The spinning vortex of <a href="https://www.windows2universe.org/saturn/saturn.html">Saturn</a>'s north polar storm resembles a giant deep red rose surrounded by green foliage in this false-color <a href="http://www.nasa.gov/mission_pages/cassini/multimedia/pia14944.html">image</a> from NASA's <a href="https://www.windows2universe.org/missions/cassini.html">Cassini spacecraft</a>. The eye is 2,000 kilometers across with cloud speeds as fast as 150 meters per second.
It is not known how long this newly discovered north-polar <a href="https://www.windows2universe.org/earth/Atmosphere/hurricane/hurricane.html">hurricane</a> has been active.
The view was acquired at a distance of approximately 419,000 kilometers from Saturn.<p><small><em>NASA/JPL-Caltech/SSI</em></small></p>An artist's rendering of the moment of impact of a massive <a
  href="/our_solar_system/meteors/meteors.html&edu=high&dev=1">meteorite</a>
  at the end of the Cretaceous (at the end of the <a
  href="/earth/geology/hist_mesozoic.html&edu=high&dev=1">Mesozoic
  Era</a>). Many
  scientists have concluded for decades that a meteorite four to six kilometers
  in diameter impacted the Earth at this time, resulting in a <a
  href="/earth/past/KTextinction.html&edu=high&dev=1">mass extinction
  of dinosaurs</a> and many other life forms. Recent research suggests that
 perhaps <a
  href="/headline_universe/olpa/chicxulub.html&edu=high&dev=1">massive
  volcanic eruptions</a> may be been responsible for the extinction.<p><small><em>Courtesy of Don Davis, NASA</em></small></p>A group of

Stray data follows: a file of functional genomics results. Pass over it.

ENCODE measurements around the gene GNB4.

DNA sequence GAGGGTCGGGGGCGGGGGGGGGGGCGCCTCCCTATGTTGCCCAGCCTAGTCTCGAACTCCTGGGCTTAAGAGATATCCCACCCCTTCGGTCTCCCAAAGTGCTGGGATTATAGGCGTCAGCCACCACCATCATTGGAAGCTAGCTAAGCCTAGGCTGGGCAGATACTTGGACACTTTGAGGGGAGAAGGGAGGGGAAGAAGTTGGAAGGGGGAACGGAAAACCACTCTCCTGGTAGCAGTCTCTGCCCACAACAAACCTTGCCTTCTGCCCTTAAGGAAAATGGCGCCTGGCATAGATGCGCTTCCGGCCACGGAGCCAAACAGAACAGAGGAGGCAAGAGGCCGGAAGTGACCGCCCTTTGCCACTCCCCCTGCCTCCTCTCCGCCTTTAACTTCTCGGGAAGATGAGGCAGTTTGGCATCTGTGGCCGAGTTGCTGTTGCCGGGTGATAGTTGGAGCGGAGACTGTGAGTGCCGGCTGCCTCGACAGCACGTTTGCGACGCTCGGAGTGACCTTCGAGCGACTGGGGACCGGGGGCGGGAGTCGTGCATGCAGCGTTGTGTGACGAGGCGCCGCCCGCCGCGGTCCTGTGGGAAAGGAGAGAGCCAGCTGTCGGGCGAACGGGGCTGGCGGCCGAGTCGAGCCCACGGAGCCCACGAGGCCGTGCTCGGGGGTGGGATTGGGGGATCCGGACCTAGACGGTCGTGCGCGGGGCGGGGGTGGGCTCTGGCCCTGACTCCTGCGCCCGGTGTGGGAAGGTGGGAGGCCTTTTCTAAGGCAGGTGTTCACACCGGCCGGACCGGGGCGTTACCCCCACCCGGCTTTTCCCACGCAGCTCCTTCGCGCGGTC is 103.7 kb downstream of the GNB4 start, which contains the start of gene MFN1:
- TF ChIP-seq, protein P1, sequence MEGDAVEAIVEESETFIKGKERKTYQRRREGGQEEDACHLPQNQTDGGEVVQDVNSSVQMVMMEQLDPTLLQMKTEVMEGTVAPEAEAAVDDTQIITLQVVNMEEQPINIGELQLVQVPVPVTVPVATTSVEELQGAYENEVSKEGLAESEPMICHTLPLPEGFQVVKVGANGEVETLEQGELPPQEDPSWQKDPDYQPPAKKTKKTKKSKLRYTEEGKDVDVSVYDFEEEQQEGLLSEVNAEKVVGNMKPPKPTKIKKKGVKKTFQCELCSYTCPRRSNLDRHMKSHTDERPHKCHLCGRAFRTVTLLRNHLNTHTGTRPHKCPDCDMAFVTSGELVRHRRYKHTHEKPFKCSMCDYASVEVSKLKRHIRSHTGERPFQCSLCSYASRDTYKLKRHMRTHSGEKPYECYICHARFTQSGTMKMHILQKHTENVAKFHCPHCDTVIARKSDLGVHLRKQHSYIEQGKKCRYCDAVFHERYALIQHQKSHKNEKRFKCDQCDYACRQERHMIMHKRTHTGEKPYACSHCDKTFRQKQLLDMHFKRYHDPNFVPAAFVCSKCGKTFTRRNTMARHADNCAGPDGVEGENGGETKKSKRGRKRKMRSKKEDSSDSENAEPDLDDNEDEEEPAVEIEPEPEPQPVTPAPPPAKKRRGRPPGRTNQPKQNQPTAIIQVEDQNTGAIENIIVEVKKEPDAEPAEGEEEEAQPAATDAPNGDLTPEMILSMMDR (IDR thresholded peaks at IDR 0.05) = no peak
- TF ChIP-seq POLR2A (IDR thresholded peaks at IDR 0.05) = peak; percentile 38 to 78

Emperor penguins wait their turn to dive into the ocean near <a
  href="/people/postcards/jean_pennycook_11_29_0.html&edu=high&dev=1">Ross
  Island, Antarctica</a>
  on November 3, 2004.
Emperor penguins routinely dive to 500 meters in
  search of food. Scientists are interested in understanding how they can
  endure the stress of these dives in such an <a
  href="/earth/extreme_environments.html&edu=high&dev=1">extreme
  environment</a>.<p><small><em> Image courtesy of Emily Stone,   National Science Foundation</em></small></p>Stars don't last forever. Occasionally, a star bigger than our Sun will end its life in a huge explosion, called a <a href="/the_universe/supernova.html&edu=high&dev=1">supernova</a>. The center of the star collapses in less than a second, blowing away the outer layers of the star.  There are many beautiful images of supernova remnants, the expanding shell of gas made up of the outer layers of the original star. This image is the Vela Supernova Remnant.<p><small><em>Image courtesy of the Anglo-Australian Observatory/Royal Observatory Edinburgh</em></small></p>Scientists are concerned that melting Arctic sea ice will increase the amount of fresh water in the <a href="/earth/polar/arctic_currents.html&edu=high&dev=1">Beaufort Gyre</a>, which could spill out into the Atlantic and cause major climate shifts in North America and Western Europe. Watch the <a href="/earth/changing_planet/freshwater_arctic.html&edu=high&dev=1">Changing Planet: Fresh Water in the Arctic video</a>.<p><small><em> Courtesy of Jack Cook, WHOI (<a href="http://www.whoi.edu">Woods Hole Oceanographic Institute</a>)</em></small></p>This dramatic view of Jupiter's <a href="/jupiter/atmosphere/J_clouds_GRS.html&edu=high&dev=1">Great Red Spot</a> and its surroundings was obtained by <a href="/space_missions/voyager.html&edu=high&dev=1">Voyager 1</a> on Feb. 25, 1979, when the spacecraft was 5.7 million miles (9.2 million kilometers) from Jupiter. Cloud details as small as 100 miles (160 kilometers) across can be seen here. The colorful, wavy cloud pattern to the left of the Red Spot is a region of extraordinarily complex end variable wave motion.<p><small><em>Image courtesy of NASA</em></small></p>

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